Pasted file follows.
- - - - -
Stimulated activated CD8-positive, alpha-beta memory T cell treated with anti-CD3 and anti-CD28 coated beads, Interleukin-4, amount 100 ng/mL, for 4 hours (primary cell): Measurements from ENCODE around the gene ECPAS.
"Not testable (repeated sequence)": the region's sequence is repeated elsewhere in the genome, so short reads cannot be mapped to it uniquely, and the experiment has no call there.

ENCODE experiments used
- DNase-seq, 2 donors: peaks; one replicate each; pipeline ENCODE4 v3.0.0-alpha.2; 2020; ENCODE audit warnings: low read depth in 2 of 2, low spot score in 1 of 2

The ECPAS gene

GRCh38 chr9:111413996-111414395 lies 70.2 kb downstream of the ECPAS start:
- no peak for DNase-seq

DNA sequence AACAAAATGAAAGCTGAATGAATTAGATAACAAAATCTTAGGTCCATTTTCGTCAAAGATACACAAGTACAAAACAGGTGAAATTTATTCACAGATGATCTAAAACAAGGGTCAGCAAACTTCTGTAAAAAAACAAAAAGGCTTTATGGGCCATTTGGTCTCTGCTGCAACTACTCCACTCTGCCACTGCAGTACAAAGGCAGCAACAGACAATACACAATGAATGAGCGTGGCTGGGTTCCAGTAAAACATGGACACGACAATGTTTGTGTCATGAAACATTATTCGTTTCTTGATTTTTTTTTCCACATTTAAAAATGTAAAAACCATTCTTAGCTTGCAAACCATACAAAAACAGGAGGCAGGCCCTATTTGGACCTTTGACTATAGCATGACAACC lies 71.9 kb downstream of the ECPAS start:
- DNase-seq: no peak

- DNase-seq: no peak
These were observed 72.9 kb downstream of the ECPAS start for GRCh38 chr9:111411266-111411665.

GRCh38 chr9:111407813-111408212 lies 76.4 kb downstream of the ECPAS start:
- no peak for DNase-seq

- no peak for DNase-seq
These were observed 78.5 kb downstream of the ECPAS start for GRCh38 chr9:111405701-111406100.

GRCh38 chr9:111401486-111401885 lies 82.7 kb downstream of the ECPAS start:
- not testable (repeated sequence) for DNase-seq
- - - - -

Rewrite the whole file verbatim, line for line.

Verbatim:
Stimulated activated CD8-positive, alpha-beta memory T cell treated with anti-CD3 and anti-CD28 coated beads, Interleukin-4, amount 100 ng/mL, for 4 hours (primary cell): Measurements from ENCODE around the gene ECPAS.
"Not testable (repeated sequence)": the region's sequence is repeated elsewhere in the genome, so short reads cannot be mapped to it uniquely, and the experiment has no call there.

ENCODE experiments used
- DNase-seq, 2 donors: peaks; one replicate each; pipeline ENCODE4 v3.0.0-alpha.2; 2020; ENCODE audit warnings: low read depth in 2 of 2, low spot score in 1 of 2

The ECPAS gene

GRCh38 chr9:111413996-111414395 lies 70.2 kb downstream of the ECPAS start:
- no peak for DNase-seq

DNA sequence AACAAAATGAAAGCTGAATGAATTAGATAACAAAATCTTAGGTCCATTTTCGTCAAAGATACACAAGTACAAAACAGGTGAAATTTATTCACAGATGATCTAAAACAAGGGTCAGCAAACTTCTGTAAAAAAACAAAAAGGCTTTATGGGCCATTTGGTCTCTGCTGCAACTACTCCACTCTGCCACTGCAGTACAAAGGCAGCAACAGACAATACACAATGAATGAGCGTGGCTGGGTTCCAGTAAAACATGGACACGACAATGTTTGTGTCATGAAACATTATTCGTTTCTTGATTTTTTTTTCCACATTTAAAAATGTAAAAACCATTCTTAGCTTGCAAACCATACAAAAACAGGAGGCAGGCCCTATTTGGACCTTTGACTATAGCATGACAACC lies 71.9 kb downstream of the ECPAS start:
- DNase-seq: no peak

- DNase-seq: no peak
These were observed 72.9 kb downstream of the ECPAS start for GRCh38 chr9:111411266-111411665.

GRCh38 chr9:111407813-111408212 lies 76.4 kb downstream of the ECPAS start:
- no peak for DNase-seq

- no peak for DNase-seq
These were observed 78.5 kb downstream of the ECPAS start for GRCh38 chr9:111405701-111406100.

GRCh38 chr9:111401486-111401885 lies 82.7 kb downstream of the ECPAS start:
- not testable (repeated sequence) for DNase-seq